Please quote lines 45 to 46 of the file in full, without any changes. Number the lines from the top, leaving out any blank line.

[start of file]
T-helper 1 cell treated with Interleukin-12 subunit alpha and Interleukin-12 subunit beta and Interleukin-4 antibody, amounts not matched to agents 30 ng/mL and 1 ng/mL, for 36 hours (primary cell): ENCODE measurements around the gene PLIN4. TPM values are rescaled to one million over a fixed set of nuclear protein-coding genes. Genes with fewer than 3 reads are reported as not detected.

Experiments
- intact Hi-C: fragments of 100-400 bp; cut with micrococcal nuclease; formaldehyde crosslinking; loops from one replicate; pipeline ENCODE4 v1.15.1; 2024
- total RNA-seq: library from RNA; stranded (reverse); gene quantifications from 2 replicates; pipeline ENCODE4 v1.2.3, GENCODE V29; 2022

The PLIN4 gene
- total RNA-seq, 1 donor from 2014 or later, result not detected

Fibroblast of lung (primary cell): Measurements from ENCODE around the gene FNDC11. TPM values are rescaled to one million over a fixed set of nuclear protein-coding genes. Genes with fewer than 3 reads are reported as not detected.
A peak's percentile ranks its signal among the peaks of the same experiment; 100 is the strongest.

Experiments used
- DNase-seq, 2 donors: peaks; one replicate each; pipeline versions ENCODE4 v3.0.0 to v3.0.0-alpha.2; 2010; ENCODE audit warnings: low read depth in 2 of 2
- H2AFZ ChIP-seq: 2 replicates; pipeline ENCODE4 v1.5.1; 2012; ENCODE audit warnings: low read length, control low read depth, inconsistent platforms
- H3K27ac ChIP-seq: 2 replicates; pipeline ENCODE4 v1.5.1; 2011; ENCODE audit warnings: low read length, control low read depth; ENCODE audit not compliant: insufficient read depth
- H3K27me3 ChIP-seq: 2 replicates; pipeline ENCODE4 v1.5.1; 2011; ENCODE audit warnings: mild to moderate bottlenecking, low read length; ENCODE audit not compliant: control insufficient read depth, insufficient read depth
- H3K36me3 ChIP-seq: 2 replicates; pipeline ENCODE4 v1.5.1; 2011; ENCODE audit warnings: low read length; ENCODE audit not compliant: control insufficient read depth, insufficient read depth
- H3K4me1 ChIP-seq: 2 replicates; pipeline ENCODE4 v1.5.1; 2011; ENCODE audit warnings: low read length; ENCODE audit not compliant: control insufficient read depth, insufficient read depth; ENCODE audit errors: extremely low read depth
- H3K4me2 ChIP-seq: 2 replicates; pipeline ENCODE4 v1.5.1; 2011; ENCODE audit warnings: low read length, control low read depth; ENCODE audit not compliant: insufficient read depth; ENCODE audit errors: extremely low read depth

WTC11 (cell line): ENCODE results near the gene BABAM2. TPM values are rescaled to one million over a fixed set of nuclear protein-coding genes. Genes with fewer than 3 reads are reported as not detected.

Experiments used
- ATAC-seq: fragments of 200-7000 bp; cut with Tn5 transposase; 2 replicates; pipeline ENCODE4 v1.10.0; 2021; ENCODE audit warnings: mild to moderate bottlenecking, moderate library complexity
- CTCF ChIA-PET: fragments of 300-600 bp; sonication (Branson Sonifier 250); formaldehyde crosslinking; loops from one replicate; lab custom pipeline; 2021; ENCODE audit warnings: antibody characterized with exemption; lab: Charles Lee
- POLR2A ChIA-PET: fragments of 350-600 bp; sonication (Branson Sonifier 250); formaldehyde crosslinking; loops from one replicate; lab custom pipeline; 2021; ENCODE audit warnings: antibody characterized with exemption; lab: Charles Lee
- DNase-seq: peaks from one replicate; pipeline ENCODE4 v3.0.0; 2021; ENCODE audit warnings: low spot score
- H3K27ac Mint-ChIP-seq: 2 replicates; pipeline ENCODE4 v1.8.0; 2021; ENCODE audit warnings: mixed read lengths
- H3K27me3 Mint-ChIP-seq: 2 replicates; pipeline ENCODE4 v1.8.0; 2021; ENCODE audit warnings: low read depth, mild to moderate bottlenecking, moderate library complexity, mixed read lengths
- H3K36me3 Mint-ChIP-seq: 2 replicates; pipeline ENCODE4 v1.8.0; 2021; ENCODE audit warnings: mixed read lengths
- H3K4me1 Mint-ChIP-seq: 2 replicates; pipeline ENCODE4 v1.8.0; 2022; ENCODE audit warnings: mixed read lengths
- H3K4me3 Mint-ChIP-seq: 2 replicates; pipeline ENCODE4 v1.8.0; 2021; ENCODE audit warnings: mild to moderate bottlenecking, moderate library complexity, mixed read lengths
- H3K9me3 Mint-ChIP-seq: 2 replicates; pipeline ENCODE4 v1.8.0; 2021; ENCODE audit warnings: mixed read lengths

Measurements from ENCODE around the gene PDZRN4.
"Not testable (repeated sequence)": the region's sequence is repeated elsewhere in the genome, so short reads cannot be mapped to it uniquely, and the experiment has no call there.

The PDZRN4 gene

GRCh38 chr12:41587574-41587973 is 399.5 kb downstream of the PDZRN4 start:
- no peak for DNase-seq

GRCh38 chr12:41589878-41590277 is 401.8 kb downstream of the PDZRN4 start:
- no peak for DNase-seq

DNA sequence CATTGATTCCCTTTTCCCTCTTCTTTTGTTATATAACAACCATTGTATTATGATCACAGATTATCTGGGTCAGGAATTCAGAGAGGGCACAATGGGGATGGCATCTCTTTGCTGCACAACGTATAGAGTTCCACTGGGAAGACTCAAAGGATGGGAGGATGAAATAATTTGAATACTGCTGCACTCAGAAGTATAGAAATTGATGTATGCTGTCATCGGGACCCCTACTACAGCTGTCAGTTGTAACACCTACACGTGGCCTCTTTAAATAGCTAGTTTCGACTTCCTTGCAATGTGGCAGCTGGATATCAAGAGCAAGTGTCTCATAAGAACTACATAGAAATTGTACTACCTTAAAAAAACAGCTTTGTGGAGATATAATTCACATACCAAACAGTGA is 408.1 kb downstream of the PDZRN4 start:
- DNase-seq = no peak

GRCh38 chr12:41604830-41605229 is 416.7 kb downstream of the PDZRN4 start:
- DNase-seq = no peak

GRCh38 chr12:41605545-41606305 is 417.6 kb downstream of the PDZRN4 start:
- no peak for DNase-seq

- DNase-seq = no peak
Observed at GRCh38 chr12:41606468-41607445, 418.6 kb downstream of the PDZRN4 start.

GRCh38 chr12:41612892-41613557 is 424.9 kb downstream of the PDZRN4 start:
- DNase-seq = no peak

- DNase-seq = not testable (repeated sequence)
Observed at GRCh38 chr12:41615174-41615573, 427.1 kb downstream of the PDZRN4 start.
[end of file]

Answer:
- DNase-seq = no peak

- DNase-seq = not testable (repeated sequence)